Analysis of Rip Van Winkle

Length: 3 Pages 864 Words

How does a short story that is based on borrowed ideas come to be one of the most widely read and loved pieces of American literature? The answer is simple, by using memorable characters to convey a message of freedom and identity to a nation that was just starting to discover both. In Rip Van Winkle, Washington Irving uses the characters to show his ideals as a romantic, and to represent the new found independence of a budding country. Irving wrote this story in 1820, a time when in a literary sense, America was still considered a replica of Britain. Romantic literature in America was just starting to grow and people were striving for more Romantic writing. This want as well as a new identity for the American people were granted when Irving wrote Rip Van Winkle, a story about a man who slept through the Revolutionary War. Just like many other great works such as The Great Gatsby, a novel in which F. Scott Fitzgerald used his characters to show the corruption of the American Dream, Irving used his characters to show his ideals as a romantic. The main character in this story, Rip Van Winkle, was himself an embodiment of the notion of Romantic freedom. He is described as, “one of those happy mortals of foolish, well oiled dispos Continue...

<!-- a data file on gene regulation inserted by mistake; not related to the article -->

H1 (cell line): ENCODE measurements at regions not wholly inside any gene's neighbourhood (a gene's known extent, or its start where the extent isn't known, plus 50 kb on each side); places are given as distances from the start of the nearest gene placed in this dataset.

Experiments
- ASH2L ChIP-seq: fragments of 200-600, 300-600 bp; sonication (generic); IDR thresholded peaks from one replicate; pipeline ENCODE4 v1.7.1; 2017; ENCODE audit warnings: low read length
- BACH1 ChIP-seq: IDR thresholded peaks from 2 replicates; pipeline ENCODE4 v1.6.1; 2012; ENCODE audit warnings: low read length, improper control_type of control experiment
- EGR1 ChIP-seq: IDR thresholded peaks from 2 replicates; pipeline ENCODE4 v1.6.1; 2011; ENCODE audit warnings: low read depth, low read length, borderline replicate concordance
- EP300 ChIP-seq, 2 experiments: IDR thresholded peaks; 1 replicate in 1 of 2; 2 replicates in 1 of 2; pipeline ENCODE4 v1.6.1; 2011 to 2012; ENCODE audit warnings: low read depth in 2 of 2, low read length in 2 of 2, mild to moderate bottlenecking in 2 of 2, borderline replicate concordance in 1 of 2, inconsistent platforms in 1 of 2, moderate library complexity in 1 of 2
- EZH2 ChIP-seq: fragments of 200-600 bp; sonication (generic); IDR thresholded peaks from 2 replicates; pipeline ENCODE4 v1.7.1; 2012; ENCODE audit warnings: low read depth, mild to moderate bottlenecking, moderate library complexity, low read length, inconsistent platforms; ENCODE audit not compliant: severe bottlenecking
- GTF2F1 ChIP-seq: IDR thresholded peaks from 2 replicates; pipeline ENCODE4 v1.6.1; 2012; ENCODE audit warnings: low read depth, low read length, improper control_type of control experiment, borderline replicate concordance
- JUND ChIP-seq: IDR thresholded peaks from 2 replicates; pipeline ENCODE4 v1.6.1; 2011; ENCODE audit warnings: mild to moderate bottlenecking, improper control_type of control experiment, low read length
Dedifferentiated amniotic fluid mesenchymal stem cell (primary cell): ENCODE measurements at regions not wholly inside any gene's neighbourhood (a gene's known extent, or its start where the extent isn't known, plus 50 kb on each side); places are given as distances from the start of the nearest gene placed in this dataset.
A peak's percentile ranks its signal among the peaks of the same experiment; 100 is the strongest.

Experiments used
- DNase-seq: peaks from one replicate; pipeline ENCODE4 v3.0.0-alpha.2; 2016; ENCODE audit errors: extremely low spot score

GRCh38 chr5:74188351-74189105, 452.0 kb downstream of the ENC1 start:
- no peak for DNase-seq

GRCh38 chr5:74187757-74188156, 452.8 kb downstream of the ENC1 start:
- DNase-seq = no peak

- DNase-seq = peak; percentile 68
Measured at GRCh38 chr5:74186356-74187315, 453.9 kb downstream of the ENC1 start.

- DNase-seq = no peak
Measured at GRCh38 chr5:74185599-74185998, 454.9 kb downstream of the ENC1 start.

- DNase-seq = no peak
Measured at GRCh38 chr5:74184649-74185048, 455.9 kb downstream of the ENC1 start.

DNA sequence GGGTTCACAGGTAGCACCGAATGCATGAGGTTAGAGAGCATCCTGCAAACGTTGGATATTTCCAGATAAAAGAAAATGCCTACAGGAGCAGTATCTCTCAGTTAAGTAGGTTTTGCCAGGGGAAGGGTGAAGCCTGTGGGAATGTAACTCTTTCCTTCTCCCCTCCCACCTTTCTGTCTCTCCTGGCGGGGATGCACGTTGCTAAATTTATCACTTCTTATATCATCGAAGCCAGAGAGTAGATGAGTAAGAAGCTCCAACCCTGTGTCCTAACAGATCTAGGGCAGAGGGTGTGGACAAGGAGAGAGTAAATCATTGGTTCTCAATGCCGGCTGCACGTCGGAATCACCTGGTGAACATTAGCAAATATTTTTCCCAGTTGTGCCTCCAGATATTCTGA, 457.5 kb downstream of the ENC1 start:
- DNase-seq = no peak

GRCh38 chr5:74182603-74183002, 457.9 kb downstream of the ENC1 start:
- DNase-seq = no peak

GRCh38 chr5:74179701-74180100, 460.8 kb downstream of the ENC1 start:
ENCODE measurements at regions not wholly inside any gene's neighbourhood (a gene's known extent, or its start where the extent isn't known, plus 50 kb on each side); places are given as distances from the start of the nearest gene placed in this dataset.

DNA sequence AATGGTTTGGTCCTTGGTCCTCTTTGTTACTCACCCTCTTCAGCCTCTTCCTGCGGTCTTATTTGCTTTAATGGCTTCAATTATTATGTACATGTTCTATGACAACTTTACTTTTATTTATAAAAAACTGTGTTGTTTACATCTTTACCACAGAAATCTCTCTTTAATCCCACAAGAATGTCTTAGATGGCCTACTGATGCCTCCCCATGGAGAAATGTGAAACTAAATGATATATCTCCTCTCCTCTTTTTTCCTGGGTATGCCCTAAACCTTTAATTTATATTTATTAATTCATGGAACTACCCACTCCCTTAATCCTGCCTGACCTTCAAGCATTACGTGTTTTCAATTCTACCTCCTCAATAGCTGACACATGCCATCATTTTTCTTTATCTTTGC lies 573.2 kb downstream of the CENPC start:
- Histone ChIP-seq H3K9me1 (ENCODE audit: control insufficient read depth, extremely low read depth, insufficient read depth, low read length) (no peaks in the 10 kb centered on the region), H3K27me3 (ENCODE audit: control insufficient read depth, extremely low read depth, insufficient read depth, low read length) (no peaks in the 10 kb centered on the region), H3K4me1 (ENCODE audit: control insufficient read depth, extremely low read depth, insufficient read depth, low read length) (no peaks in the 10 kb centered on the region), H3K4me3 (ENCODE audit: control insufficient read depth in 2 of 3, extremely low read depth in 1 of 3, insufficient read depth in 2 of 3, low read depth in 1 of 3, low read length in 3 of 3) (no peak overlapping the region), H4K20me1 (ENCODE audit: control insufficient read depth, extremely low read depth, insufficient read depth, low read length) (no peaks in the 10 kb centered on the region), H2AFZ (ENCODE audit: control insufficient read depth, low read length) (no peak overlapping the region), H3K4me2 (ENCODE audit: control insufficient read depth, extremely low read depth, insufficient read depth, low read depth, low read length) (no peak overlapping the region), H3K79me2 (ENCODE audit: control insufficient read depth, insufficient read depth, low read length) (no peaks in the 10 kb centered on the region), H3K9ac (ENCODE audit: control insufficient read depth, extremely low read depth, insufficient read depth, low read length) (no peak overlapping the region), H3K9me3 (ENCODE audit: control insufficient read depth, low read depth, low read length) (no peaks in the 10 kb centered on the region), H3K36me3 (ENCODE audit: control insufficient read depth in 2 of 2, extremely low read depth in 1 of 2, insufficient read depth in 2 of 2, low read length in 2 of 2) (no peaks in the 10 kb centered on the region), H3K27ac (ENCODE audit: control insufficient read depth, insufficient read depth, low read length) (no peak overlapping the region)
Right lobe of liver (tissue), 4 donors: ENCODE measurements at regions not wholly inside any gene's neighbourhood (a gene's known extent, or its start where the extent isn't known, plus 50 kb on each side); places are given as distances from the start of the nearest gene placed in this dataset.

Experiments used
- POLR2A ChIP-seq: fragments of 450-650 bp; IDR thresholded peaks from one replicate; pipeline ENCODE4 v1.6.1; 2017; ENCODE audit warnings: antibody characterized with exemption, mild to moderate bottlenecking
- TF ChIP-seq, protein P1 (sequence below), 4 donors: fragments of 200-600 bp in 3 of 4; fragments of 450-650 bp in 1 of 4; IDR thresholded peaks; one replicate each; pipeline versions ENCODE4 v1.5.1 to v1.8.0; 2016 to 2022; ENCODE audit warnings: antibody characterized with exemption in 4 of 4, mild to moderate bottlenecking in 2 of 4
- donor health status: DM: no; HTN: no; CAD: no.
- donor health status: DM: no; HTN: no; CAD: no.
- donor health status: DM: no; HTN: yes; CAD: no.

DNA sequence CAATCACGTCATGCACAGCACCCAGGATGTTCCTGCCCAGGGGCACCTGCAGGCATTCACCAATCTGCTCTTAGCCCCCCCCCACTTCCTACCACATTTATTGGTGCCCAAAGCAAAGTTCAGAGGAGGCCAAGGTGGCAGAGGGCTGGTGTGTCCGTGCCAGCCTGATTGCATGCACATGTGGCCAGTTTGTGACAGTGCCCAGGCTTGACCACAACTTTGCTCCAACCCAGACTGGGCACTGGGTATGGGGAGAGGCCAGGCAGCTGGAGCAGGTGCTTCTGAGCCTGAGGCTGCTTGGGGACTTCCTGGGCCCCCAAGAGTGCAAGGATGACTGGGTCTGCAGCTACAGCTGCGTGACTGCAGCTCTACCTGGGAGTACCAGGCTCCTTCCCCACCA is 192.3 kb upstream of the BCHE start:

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At the same time, he was able to embody his romantic ideals in the character of Rip Van Winkle. Washington Irving was able to use all the characters to show the parallel relationship between his story and the Revolutionary war. 157) In this case the escape from his wife would represent the Romantics' escape from an industrialized and clamored society. The story also emphasizes another important Romantic theme, with Rip Van Winkle often going into nature to "escape from the labor of the farm and clamor of his wife... (pg. Eventually, Rip "got his neck out of the yoke of matrimony (pg. America's "awakening was much like Rip Van Winkle's with both taking awhile to understand their new situation. He uses the children in the story to act almost as a judge of Rip Van Winkle, which reflects the Romanticist view that youth presides over wisdom. Even though Irving used the main characters to show most of his representations, other characters played a vital role in this piece as well. 156) This is exactly what Romantics thought life should be about, living a life free of work and being content with what you have. itions... and would rather starve on a penny than work for a pound. Irving uses Rip's son to represent the new America which he believes might have some of the same problems that the old America had.